Canadian scientists for the first time changed the blood type in organs for transplantation.
Scientists from the University of Toronto in Canada for the first time learned how to change the blood group of patients during organ transplantation. They described this work in the journal Science Translational Medicine.
Previously, doctors could use only known compatible groups for blood transfusions or organ transplants. For example, donors with the first group are considered universal, since there are no agglutinogens (proteins A and B), which allows it to be used for all patients. In turn, people who have the fourth group can accept blood or organs from all donors.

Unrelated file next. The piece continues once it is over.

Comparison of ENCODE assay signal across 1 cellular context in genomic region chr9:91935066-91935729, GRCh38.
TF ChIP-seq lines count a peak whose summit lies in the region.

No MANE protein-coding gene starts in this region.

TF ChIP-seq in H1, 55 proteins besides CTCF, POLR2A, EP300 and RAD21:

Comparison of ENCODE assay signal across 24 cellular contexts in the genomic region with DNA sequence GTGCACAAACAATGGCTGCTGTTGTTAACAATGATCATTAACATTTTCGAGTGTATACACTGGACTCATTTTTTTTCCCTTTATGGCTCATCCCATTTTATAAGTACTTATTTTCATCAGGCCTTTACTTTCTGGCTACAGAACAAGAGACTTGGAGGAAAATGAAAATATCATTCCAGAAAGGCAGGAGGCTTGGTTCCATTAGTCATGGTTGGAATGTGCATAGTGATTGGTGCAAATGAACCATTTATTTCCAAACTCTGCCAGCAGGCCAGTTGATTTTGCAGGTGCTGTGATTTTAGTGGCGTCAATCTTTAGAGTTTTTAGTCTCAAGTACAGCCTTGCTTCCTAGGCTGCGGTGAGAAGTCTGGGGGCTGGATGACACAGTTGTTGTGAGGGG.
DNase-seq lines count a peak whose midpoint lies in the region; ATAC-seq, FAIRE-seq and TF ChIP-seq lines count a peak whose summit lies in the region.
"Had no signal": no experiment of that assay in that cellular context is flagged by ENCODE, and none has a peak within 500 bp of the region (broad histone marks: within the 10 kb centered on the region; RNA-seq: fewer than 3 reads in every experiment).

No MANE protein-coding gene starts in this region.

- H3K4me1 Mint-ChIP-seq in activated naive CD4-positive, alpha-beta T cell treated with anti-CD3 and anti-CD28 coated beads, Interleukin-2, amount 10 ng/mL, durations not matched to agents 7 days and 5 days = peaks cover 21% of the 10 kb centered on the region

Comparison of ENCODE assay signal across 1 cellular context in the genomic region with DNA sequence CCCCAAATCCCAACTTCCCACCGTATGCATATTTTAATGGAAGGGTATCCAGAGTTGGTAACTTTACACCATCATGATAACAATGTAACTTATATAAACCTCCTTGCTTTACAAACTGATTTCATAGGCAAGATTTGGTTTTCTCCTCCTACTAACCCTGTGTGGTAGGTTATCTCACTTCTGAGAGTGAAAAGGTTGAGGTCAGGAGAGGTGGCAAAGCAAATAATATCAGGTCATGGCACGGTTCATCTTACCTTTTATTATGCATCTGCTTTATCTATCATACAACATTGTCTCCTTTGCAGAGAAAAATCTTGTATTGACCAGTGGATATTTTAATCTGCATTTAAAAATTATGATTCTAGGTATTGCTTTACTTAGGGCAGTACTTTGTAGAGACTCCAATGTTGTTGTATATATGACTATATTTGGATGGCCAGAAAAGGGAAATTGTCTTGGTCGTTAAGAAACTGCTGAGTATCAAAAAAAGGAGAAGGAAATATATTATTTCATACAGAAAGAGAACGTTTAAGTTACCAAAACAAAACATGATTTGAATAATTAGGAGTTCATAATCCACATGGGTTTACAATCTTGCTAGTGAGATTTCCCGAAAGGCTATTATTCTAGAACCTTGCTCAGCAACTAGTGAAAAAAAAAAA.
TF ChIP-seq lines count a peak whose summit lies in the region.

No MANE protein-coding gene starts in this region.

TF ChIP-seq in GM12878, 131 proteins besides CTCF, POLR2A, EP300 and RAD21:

Canadian specialists have learned how to change the blood of transplanted organs to the first one. To do this, they purified it from specific antigens (either A or B for the second and third groups, respectively) using the enzymes N-acetyl-alpha-D-galactose-deacetylase (FpGalNAc-deacetylase) and D-galactosamine-galactosaminidase (FpGalactosaminidase). At the beginning of the experiment, they tested this method on aortic tissues, and then successfully destroyed group A proteins in eight lung samples.
The enzymes took only about four hours to destroy almost all the agglutinogens. Then the scientists tested the reaction from plasma antibodies from people with the first blood group, and it turned out to be insignificant, which indicates a good survival of this method.